4. What charming homes and shops!
    Tonya {The Traveling Praters} recently posted..Road Trip from California: The EndMy Profile

  5. And there I thought I was going to have a mouthwatering post about edible gingerbread houses. Still interesting to see these places and all the detail. The corrugated iron doesn’t have quite the look of the shingles but it makes sense to use the stuff.
    Leigh recently posted..What A Stay at the Ahwahnee Hotel In Yosemite NP Looks LikeMy Profile

  6. We have houses exactly like these where I live. They are called Queenslanders here, although they can be found out of Queensland. A Queenslander is always timber, on stilts (high or low) and with a Verandah. Sometimes as families grow the verandah will get walls added. Then we say it is built-in. Although it gives extra room it cuts down on the original idea of the verandah to keep the house cool. Isn’t it funny to think of the exact same thing on the other side of the world?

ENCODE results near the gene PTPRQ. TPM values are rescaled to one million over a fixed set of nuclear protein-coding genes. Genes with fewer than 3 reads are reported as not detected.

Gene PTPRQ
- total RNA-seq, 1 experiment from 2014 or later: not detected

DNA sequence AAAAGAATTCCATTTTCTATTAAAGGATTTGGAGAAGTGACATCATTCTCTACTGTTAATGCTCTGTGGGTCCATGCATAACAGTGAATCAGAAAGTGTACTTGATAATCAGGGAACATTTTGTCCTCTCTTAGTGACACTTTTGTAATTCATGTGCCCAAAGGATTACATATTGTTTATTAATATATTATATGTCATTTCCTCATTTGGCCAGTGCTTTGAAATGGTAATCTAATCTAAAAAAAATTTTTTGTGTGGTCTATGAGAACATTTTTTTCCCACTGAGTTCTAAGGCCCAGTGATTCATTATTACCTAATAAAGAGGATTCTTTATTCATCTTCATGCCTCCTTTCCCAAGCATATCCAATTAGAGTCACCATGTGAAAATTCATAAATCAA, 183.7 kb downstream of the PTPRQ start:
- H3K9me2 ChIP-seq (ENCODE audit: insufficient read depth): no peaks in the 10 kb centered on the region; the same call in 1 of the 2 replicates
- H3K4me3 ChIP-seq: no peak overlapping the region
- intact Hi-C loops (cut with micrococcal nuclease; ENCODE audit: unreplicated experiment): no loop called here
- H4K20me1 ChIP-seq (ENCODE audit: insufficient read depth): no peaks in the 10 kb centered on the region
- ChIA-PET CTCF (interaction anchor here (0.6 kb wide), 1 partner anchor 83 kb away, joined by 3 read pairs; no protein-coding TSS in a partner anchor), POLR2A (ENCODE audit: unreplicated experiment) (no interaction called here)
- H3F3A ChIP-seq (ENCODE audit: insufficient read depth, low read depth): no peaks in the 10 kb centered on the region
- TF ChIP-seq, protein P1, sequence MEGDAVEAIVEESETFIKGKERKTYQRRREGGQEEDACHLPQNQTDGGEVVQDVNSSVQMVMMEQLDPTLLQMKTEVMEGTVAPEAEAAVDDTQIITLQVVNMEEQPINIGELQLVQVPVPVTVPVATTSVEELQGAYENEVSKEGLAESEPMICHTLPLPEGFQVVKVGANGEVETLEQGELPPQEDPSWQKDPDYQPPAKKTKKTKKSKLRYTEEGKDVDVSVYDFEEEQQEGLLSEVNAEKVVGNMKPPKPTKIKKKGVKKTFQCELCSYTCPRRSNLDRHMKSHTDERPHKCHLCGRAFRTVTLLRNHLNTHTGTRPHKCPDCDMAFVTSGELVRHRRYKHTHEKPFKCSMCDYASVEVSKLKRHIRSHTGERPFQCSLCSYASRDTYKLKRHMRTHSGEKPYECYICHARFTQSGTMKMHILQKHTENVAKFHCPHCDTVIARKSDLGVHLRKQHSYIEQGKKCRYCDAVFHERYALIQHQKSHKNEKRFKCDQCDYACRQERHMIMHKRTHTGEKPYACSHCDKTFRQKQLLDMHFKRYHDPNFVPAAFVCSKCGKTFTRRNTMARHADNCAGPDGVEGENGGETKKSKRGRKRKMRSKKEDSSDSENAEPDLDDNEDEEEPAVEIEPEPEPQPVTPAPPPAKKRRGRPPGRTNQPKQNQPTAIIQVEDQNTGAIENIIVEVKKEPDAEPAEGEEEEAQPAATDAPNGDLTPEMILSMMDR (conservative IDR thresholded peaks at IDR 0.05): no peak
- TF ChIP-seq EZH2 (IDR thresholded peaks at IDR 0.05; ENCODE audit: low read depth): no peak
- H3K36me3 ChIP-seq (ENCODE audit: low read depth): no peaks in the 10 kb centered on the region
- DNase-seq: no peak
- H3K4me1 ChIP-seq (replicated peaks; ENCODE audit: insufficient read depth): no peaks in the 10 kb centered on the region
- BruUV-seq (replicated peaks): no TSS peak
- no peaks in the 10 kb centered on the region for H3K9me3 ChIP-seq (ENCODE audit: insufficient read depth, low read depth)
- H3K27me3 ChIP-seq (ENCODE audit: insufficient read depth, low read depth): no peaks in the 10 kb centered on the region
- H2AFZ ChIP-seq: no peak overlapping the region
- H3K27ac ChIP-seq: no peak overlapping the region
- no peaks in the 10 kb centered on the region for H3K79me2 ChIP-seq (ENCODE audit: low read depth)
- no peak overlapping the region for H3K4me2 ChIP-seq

budget jan recently posted..Cambodia – Slow travel and Unfinished BusinessMy Profile

  7. Cute houses! I love that tropical garden, too.
    Carolyn recently posted..Travel Tip: Take your own teabags to Europe!My Profile

  8. Interesting local architecture. Nice photos.
    Dick Jordan recently posted..Travel Photo Thursday: “Head Shots”My Profile

  9. Love your photos of these houses, and they so remind me of the old weatherboard houses which are predominant in Western Australia especially in the little country towns. So similar with the verandahs, stilts and wooden structure. Really interesting to read about Marcia, thanks for sharing 🙂